Technique for tapping respondents’ deepest feelings by having them project those feeling onto an unstructured situationUsed to penetrate a person’s defense mechanisms to allow true feelings and attitudes to emerge
Most are easy to administer
Tabulated like other open-ended questions
Used with non-projective open- and closed-ended questions
Projective tests (more)
May gather “richer” and more revealing information than standard questioning techniques
Projective Tests
Word Association Tests
Sentence and Story Completion Tests
Cartoon Tests
Photo Sorts
Consumer Drawings
Storytelling
Third-person technique
Word Association tests
Interviewer says a word and the respondent must mention the first thing that comes to mind.
If the respondent fails to answer within 3 seconds, some emotional involvement with the word is assumed.
Used for brand names, advertising campaigns, themes, slogans
Sentence and Story Completion Tests
Respondents complete sentences or stories in their own words.

Sentence and story completion tests have been considered by some researchers to be the most useful and reliable of all the projective tests.
Cartoon tests
Respondent fills in the dialogue of one of two characters in a cartoon
Photo Sorts
Respondent sorts photos of different types of people, identifying those people that she or he feels would use the specified product or service
Picture Aspirations Technique (PAT)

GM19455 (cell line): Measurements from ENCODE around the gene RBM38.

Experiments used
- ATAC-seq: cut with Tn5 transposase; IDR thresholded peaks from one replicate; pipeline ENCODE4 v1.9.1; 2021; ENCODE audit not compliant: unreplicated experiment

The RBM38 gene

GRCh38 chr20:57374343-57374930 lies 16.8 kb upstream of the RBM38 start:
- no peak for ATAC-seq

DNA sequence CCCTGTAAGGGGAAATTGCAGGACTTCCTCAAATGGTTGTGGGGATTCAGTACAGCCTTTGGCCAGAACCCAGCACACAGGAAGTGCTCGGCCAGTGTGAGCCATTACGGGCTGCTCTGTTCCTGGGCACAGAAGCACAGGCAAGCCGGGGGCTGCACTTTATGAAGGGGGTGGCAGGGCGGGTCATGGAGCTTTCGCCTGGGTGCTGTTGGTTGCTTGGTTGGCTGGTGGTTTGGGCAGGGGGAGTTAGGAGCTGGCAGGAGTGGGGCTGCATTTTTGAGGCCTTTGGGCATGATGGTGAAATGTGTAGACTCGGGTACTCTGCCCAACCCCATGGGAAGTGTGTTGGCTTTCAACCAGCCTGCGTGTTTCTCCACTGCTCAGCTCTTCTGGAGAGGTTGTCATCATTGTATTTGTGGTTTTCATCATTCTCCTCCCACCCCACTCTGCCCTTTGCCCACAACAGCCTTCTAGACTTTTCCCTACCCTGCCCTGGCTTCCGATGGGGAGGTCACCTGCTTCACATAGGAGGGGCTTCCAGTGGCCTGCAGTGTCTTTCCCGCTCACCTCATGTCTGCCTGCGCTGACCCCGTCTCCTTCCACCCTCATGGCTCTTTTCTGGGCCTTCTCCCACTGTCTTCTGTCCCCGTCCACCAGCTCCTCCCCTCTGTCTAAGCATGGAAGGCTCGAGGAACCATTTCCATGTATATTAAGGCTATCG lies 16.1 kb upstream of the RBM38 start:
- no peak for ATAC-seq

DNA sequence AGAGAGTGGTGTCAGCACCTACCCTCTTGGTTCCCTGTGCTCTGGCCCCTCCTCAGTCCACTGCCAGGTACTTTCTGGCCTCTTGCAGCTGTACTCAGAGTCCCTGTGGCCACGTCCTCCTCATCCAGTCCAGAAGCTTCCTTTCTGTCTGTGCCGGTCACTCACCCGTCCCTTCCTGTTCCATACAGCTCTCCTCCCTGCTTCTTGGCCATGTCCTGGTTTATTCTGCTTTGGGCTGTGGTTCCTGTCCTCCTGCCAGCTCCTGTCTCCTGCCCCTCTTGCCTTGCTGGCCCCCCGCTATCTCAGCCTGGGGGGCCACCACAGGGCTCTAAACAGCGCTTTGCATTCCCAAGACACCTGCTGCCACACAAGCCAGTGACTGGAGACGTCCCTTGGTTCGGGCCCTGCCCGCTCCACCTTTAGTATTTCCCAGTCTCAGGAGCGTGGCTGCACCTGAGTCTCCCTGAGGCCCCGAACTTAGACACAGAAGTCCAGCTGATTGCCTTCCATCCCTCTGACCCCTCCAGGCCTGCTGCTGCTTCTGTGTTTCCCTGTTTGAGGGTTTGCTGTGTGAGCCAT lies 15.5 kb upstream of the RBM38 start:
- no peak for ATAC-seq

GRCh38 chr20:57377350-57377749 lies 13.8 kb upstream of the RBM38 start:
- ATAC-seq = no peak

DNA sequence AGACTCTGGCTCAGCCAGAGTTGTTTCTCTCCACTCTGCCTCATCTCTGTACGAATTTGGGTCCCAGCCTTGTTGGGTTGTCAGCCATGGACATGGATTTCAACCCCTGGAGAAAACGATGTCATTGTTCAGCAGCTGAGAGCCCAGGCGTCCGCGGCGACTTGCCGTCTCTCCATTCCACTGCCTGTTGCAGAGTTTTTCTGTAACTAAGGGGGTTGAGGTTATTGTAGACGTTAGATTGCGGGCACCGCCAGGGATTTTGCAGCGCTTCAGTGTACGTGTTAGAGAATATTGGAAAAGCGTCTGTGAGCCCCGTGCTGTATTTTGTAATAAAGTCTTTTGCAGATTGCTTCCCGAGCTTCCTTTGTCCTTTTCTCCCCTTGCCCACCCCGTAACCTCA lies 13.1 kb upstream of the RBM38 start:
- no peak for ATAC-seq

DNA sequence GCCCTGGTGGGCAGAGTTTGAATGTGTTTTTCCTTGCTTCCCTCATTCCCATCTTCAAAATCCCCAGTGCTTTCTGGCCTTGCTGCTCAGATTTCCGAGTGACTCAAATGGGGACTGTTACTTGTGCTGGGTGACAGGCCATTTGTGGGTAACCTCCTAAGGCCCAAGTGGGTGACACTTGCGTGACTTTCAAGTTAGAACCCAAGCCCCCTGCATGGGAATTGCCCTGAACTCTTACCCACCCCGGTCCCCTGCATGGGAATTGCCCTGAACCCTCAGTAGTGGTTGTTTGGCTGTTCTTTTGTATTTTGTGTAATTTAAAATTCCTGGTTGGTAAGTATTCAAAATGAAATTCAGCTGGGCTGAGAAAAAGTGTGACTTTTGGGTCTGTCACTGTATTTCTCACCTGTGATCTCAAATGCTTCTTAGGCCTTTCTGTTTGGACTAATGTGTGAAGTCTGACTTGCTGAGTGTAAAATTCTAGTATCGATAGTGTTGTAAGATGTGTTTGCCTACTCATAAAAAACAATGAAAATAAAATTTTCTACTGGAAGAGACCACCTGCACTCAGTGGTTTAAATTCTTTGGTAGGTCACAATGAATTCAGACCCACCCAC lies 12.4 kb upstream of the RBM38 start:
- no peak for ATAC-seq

created by Grey Advertising–how does the product fit into a consumer’s aspirations–pictures are used to describe their aspirations.
Consumer Drawings
Respondents draw what they are feeling or how they perceive an object
Storytelling
Respondents are required to tell stories about their experiences with a company or product
Also known as the Metaphor technique
3rd Person Technique
Respondents’ feelings are learned by asking them to answer for a third party, such as “your neighbor” or “most people”.
Often used to avoid questions that may be embarrassing or evoke hostility
3 key design types
One-shot case study
One-group pretest-posttest
Static group comparison
3 key design types
before and after w/ control group
solomon four group design
after only with control group
Quasi Experiments
Studies in which the researcher lacks complete control over the scheduling of treatments or must assign respondents to treatments in a nonrandom manner.
Interrupted Time-Series
Research in which repeated measurement of an effect "interrupts" previous data patterns